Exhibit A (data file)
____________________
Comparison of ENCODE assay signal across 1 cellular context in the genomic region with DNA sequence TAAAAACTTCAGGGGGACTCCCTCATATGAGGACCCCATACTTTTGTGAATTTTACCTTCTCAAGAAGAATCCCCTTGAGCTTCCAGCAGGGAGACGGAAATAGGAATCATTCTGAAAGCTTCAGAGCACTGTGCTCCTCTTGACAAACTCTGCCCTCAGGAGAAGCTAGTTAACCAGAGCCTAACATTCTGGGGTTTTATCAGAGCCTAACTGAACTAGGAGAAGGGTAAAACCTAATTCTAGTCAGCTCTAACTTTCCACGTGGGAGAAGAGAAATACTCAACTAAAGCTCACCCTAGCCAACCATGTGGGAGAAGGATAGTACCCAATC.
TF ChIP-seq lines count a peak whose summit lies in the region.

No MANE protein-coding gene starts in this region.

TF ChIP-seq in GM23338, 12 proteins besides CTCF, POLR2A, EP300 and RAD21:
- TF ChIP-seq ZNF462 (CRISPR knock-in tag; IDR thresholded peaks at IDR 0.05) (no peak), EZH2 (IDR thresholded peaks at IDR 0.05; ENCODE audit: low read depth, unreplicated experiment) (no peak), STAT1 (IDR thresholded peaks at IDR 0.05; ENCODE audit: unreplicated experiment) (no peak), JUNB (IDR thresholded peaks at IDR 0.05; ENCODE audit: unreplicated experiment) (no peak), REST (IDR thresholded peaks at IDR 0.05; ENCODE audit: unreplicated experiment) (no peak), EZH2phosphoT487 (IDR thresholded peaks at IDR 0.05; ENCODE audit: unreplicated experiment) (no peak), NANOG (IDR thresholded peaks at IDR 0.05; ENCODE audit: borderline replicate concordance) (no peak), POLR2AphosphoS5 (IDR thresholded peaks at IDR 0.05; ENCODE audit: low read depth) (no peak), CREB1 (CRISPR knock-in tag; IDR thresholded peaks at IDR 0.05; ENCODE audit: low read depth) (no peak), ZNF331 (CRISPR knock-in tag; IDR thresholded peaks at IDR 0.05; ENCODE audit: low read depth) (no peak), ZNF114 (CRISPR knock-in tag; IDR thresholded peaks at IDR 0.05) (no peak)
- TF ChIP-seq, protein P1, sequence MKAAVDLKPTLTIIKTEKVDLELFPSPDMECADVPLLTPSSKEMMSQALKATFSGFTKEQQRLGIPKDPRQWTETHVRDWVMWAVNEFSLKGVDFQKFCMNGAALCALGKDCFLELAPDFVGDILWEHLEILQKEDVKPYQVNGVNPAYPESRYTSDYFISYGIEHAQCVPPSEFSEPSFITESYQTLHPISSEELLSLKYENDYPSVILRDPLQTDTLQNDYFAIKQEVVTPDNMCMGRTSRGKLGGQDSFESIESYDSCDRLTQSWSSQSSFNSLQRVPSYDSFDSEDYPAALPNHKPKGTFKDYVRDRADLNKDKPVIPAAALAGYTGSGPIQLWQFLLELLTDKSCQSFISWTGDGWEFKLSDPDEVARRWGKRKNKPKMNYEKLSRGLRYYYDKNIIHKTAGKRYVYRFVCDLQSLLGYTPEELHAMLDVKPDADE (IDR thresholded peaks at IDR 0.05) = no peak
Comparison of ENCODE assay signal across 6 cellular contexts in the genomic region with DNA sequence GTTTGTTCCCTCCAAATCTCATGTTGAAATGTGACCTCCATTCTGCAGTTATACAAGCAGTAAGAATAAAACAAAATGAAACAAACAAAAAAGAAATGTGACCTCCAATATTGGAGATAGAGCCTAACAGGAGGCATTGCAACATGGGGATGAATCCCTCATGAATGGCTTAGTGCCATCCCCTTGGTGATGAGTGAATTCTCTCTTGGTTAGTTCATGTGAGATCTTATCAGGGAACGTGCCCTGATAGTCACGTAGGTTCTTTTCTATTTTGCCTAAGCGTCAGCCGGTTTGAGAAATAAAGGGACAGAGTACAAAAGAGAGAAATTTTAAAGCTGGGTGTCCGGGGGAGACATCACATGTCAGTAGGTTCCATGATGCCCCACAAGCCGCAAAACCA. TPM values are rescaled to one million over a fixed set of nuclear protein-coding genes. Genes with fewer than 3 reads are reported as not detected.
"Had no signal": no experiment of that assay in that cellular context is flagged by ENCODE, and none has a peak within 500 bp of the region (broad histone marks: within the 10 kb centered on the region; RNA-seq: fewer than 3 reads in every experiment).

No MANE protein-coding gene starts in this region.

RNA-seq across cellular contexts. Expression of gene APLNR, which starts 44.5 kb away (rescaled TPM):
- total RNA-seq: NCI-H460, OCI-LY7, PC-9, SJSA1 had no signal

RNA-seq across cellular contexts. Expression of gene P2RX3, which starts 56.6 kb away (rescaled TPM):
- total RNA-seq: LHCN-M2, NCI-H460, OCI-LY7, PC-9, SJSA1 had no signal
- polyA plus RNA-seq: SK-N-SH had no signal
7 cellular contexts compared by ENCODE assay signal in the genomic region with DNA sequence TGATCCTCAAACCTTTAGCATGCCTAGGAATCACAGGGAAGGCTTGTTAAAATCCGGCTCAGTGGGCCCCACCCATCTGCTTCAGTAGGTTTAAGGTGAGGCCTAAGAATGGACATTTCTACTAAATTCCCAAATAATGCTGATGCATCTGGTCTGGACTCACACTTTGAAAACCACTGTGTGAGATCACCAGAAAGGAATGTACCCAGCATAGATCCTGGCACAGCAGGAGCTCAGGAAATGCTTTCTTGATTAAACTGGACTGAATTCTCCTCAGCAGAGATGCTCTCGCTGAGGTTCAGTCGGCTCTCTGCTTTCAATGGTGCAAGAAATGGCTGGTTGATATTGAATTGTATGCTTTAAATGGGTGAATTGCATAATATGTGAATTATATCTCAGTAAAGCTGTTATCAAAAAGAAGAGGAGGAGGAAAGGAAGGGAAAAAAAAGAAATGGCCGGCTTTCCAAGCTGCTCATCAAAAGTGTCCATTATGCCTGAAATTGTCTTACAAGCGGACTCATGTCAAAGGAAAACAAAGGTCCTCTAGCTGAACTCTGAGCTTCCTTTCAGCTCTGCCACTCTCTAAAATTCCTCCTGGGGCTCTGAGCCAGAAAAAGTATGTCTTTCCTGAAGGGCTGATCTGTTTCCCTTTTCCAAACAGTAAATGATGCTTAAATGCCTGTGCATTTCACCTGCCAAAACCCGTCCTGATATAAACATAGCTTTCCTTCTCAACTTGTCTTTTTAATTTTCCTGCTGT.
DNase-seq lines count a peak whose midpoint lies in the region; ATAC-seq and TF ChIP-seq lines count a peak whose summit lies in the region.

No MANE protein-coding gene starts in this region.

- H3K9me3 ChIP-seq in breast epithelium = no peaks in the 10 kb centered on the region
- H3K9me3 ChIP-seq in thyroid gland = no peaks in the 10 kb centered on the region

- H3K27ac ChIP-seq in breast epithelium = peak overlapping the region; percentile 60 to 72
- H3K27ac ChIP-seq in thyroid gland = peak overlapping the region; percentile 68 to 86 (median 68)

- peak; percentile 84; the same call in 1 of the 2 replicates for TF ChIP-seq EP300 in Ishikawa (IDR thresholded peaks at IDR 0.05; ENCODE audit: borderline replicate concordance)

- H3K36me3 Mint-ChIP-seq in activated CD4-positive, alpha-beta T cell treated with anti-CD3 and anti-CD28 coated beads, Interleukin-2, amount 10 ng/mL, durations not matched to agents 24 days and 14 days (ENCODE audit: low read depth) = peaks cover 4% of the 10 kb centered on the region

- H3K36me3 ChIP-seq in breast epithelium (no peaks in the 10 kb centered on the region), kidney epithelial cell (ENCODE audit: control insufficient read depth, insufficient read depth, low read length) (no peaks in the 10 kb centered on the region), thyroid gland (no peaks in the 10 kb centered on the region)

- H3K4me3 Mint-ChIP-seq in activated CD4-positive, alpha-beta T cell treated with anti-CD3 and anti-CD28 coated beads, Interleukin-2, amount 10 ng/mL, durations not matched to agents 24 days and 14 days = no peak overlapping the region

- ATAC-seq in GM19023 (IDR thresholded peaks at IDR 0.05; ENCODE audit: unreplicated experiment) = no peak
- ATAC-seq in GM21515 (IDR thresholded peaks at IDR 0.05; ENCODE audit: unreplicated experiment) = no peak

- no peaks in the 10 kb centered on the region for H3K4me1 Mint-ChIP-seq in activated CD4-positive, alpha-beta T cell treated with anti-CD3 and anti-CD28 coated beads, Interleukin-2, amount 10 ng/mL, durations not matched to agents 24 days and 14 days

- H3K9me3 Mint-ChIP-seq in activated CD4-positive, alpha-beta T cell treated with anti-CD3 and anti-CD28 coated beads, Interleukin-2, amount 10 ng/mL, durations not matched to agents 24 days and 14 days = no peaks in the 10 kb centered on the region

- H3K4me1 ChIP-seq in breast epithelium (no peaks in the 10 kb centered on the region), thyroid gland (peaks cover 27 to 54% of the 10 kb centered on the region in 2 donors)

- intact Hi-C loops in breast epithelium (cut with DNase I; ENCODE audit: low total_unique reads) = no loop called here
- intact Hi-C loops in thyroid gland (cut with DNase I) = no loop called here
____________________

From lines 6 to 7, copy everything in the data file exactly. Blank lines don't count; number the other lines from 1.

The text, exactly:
- TF ChIP-seq, protein P1, sequence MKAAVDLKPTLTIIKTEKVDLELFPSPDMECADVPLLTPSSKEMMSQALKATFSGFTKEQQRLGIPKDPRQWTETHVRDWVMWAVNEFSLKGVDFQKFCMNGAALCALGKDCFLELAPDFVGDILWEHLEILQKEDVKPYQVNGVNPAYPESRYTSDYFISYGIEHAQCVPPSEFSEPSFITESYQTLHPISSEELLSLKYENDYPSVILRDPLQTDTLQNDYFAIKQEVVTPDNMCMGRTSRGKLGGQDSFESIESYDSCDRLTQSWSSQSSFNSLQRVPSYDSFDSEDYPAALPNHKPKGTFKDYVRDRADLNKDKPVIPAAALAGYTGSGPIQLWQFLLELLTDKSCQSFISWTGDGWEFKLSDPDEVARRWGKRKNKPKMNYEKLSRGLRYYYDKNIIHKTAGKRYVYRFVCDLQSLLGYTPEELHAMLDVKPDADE (IDR thresholded peaks at IDR 0.05) = no peak
Comparison of ENCODE assay signal across 6 cellular contexts in the genomic region with DNA sequence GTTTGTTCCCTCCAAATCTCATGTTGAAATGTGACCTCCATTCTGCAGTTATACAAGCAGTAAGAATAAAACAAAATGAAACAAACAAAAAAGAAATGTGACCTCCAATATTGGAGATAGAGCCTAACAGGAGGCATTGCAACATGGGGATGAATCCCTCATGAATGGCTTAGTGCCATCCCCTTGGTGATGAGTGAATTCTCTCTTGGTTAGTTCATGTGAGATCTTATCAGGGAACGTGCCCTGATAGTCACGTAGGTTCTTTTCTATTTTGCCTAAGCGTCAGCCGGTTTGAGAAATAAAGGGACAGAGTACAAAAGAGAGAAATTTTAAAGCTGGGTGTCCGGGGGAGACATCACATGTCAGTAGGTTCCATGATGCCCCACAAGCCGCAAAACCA. TPM values are rescaled to one million over a fixed set of nuclear protein-coding genes. Genes with fewer than 3 reads are reported as not detected.